Internal Sierra Club documents show that as few as one out of every 100 membership solicitations results in a new member.
“Green machine: Mission adrift in a frenzy of fund raising,” Sacramento Bee, 4/23/01
Probing further reveals that mail-order “membership” turns out to be a poor measure of civic engagement… Greenpeace became the largest environmental organization in America, accounting for more than one-third of all members in national environmental groups at its peak in 1990, through an extremely aggressive direct-mail program. At that point Greenpeace leaders, concerned about the spectacle of an environmental group printing tons of junk mail, temporarily cut back on direct-mail solicitation. Almost immediately their membership began to hemorrhage, and by 1998 Greenpeace membership had plummeted by 85 percent.
Bowling Alone (2001), 53
I e-mailed half a dozen environmental groups asking if wasteful direct mail campaigns undermine their goal of saving the planet.
Just one replied. Jenny Powers is spokesperson for the Natural Resources Defense Council.
Jenny Powers: “We recognize the environmental impacts of direct mail. And that’s why we’ve taken steps to make sure we do it as sustainably as possible.”
The NRDC sends all its correspondence on recycled paper.
“Why that charity is sending you money,” Marketplace, 12/31/10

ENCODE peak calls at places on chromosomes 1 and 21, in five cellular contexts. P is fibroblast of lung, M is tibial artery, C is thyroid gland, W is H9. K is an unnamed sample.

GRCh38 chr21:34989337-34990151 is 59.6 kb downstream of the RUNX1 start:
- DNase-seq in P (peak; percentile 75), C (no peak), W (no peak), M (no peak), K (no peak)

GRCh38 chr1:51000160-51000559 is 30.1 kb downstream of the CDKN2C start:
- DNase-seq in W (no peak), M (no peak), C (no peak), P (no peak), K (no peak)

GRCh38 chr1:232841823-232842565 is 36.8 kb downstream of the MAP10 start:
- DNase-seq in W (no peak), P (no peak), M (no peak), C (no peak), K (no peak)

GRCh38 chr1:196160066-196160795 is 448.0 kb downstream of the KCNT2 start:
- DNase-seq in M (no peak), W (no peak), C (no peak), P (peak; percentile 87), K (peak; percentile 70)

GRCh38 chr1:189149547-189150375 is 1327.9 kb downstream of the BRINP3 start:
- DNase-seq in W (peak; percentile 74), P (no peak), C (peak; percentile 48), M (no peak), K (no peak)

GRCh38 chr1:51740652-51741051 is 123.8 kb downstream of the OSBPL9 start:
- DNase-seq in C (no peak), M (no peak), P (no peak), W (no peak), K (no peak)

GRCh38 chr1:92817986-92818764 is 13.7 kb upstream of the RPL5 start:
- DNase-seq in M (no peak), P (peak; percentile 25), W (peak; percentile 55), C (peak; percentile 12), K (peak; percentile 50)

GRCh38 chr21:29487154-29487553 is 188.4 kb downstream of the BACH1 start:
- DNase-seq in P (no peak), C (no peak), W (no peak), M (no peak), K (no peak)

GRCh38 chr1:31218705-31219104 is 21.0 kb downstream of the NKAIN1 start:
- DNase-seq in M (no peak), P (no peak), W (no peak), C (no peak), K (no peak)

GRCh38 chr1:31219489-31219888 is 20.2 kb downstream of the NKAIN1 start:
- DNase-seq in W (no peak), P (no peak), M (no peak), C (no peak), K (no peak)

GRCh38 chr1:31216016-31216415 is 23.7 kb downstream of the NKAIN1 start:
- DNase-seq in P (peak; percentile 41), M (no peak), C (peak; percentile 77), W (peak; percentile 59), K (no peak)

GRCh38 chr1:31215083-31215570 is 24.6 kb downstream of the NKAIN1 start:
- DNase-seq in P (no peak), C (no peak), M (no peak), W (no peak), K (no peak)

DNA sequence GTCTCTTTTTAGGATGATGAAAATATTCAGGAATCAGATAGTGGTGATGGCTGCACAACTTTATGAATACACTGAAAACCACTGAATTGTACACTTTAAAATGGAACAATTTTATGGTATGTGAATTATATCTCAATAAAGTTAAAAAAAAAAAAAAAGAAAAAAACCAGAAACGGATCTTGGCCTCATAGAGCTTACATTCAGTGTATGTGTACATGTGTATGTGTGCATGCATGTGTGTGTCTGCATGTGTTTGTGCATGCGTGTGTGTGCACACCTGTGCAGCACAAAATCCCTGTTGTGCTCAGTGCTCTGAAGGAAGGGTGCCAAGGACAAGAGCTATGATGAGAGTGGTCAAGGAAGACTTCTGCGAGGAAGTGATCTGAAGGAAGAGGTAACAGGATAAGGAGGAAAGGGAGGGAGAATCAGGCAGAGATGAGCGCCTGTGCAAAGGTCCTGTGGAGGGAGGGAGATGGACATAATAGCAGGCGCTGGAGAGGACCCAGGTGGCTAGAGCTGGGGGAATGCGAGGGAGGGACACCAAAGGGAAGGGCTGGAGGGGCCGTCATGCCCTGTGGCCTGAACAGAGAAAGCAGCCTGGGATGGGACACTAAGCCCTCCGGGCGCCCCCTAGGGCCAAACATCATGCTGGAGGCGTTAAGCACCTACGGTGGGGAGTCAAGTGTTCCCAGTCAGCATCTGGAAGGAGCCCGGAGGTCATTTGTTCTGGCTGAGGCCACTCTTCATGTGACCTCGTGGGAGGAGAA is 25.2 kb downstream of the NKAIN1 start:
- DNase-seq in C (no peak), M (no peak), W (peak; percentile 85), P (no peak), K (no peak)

comment to “Breaking Up with the Sierra Club,” 3/23/12
Junk mail constitutes 6-10% of U.S. paper consumption, 4-7 millions tons per year, and is perhaps one of the largest disutility generators in modern life. Its only useful function seems to be keeping afloat the U.S. Postal Service, as it accounts for half of U.S. mail. Ironically, one of the largest sources of my junk mail was environmental non-profits asking for donations.
“Four Years of Trash,” 10/6/17
I receive more junk mail from “environmental groups” than from all other entities combined. It’s crazy!…I publicly denounce the following organizations for sending out nothing more than junk mail on a monthly basis. Natural Resources Defense Council – The Mail Blitz! You will receive weekly oversized mailings with letters printed on one side of each page, double-spaced, or oversized glossy, full-color foldouts with strikingly little information of value. Heaven help you if you ever decide to quit this organization…it’s like the mob. You will never stop getting mail from them. Never… So, beware to whom you contribute…